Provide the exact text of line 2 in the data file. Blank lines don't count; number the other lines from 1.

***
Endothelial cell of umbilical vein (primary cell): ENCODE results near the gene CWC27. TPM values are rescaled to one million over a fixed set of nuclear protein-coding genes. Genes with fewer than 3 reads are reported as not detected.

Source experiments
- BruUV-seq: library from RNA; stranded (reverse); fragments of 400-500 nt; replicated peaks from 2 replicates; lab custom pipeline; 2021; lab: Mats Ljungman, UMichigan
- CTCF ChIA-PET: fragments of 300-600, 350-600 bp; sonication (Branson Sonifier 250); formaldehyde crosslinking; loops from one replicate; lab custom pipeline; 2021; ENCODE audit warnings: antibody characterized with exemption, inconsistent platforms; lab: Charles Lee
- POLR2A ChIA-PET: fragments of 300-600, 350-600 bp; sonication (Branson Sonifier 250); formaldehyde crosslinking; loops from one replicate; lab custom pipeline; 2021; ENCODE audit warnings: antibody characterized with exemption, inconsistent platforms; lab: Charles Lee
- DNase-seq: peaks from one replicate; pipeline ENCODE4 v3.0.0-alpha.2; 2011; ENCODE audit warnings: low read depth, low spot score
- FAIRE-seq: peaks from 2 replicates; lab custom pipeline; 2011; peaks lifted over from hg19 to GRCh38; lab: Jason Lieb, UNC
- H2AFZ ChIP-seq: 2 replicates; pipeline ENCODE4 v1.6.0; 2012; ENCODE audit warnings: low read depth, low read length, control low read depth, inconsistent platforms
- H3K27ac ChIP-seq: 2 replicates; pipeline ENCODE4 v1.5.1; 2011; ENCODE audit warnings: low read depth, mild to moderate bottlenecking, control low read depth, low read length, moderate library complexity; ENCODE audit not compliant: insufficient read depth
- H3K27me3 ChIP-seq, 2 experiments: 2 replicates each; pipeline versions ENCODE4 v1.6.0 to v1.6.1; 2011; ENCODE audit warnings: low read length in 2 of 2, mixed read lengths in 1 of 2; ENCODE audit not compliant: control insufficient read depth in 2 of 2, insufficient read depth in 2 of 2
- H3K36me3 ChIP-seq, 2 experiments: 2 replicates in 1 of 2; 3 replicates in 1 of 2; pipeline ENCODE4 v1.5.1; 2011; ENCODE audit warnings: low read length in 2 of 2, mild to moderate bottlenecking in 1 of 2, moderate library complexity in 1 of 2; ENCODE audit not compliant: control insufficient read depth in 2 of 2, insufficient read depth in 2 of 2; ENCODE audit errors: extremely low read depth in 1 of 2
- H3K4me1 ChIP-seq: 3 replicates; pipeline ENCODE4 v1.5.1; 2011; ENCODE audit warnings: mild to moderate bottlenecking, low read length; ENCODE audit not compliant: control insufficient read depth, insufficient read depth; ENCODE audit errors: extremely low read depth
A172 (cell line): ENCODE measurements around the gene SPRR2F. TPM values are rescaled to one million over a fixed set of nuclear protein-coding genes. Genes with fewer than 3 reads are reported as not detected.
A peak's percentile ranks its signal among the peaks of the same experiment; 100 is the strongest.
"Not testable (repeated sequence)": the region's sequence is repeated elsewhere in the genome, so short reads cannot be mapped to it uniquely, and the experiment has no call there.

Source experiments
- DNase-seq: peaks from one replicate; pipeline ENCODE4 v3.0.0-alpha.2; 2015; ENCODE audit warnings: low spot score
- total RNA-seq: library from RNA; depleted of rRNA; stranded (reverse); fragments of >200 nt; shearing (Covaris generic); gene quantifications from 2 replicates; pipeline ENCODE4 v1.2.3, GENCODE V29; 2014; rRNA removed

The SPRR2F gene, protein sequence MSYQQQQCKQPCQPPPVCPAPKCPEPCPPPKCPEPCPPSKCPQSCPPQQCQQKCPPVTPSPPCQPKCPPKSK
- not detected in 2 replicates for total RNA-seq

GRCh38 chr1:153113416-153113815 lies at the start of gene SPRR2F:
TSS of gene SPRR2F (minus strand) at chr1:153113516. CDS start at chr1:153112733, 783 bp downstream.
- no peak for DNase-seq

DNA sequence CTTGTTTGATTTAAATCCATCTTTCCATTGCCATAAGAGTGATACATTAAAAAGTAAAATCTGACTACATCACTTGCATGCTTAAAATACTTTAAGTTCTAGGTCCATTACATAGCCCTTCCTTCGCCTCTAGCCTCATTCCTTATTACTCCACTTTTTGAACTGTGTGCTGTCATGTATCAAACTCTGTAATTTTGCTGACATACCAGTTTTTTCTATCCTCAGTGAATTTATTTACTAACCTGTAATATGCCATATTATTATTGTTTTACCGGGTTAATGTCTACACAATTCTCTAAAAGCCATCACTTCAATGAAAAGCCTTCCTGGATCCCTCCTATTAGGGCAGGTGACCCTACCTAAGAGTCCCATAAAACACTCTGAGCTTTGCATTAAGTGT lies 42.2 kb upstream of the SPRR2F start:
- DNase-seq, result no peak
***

Source experiments